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October 25 , 2004
TE founds Sister City project to develop new playwrights
BY Michael Terrazas & deb hammacher
Though Theater Emory’s (TE) Oct. 18 reception in the Schwartz Center theater lab was billed as “An Evening with David Kranes,” the event was a celebration of more than just the former artistic director of the Sundance Playwrights Lab who has been a frequent collaborator with TE over the past decade.
Aside from formally announcing the birth of the Sister City Playwrights exchange, a national effort to foster young playwrights in seven cities from coast to coast, those gathered in the theater lab also were asked to raise a symbolic glass to the space itself, which is physical evidence of the thinking behind the founding of Sister City.
In welcoming an audience of perhaps 75 artists, faculty, alumni, friends and other theater patrons, TE Artistic Producing Director Vinnie Murphy shared some background behind the lab’s creation. During discussions about Emory’s planned performing arts center in the mid-1990s, Murphy said, TE and the Department of Theater Studies volunteered to give up their wish for a fully functional theater space so that the center could contain a concert hall. What the theater folks got instead was the black-box theater lab—perfect for the development of new plays, something with which TE has been intimately involved since before Murphy’s arrival.
Through his work with Sundance, Kranes built a reputation for finding innovative ways to develop new work, and in his remarks he gave eight “bullet points” he’s learned about nurturing plays through their often lengthy gestational period.
“The playwright is more important than the play,” Kranes said. “You have to think in terms of lifetimes more than opening nights.”
Kranes also stressed the need to operate under a “laboratory paradigm” rather than one more attuned to production; developing a play is analogous, he said, to work done in more traditional laboratories, which seldom face the same deadline pressures as a company rehearsing for an upcoming production. “No real laboratory would ever think about developing a cure for a particular disease by April 7 at 10 p.m.,” Kranes said.
Following Kranes’ remarks, the event featured a panel discussion on “What Helps Most in Play Development?” by representatives from the nine participating theater companies in Sister City.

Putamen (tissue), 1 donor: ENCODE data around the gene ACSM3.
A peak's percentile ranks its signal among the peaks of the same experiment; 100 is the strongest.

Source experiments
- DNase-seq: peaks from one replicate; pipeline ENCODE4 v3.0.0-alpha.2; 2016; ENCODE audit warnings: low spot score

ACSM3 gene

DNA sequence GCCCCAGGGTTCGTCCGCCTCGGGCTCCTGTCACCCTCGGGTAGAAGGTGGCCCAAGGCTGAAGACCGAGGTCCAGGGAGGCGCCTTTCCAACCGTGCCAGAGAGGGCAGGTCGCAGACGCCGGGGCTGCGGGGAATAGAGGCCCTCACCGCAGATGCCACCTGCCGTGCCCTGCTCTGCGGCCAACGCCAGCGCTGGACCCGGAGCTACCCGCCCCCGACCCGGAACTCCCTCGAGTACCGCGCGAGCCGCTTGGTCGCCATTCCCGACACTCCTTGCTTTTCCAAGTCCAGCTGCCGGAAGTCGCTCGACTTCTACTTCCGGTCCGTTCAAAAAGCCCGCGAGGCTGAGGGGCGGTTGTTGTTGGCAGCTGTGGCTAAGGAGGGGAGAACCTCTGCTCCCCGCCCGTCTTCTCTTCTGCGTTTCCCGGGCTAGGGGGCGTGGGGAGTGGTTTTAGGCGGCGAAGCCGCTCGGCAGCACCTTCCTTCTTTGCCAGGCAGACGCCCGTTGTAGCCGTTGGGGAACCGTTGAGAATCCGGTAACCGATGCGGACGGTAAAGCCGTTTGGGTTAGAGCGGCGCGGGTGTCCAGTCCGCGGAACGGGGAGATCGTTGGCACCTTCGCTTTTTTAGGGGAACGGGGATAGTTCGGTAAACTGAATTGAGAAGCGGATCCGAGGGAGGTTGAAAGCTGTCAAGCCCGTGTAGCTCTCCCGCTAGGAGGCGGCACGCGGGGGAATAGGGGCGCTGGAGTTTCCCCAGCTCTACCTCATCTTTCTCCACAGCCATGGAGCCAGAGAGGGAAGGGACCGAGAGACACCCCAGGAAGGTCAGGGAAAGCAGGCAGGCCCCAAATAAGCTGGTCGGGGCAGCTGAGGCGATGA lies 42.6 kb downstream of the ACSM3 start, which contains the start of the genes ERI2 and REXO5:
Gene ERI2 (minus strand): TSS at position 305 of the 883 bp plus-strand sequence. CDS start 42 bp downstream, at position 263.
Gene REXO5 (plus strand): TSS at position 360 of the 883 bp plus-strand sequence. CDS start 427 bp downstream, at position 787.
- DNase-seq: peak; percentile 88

“The idea behind Sister City Playwrights is to help catapult regional artists to the national level,” Murphy said. “There are regional playwrights who are locked into a region and never get out; the goal is to have a national network to help these artists make that leap.”
The network (established in Atlanta, Boston, Chicago, Minneapolis, New York, San Francisco and Seattle) will work to coordinate residencies, co-commission new work, and help funders, critics and the public better understand and support the process of creating new theater work. Theater Emory will guide and fund the program during the next two years.
The project also will advocate for a co-sponsored series of “barebones” productions, minimally produced readings of worthy new plays done outside the critical and commercial realm, so playwrights have the opportunity to see a new work in draft form. TE has done this for years through its biennial Brave New Works series, and the company’s 2004–05 season is focusing exclusively on development of new plays.
The model for Sister City, Murphy said, was the Naomi Wallace Festival produced by TE and 12 Atlanta theaters in September 2001. Six full productions and six staged readings of Wallace’s plays were produced across the city, including world premieres of pieces that portrayed the world from an Arab’s point of view days after 9/11.
The critical mass of companies coming together to share and celebrate a Southern writer never before produced in Atlanta allowed the public, critics, media and arts community to view a body of work together. Wallace resuscitated two of her earlier (and abandoned) works and got help from the Georgia Shakespeare Festival in developing The Inland Sea before its London premiere. She also appeared on the cover of American Theater magazine.
Finally, the Oct. 18 event celebrated the publication of three new scripts commissioned by TE: American Wake, by theater studies Associate Professor Tim McDonough; Dating & Mating in Modern Times, by Elizabeth Wong; and Leap, by Emory alumna Lauren Gunderson, ’03C.TE has produced all three plays.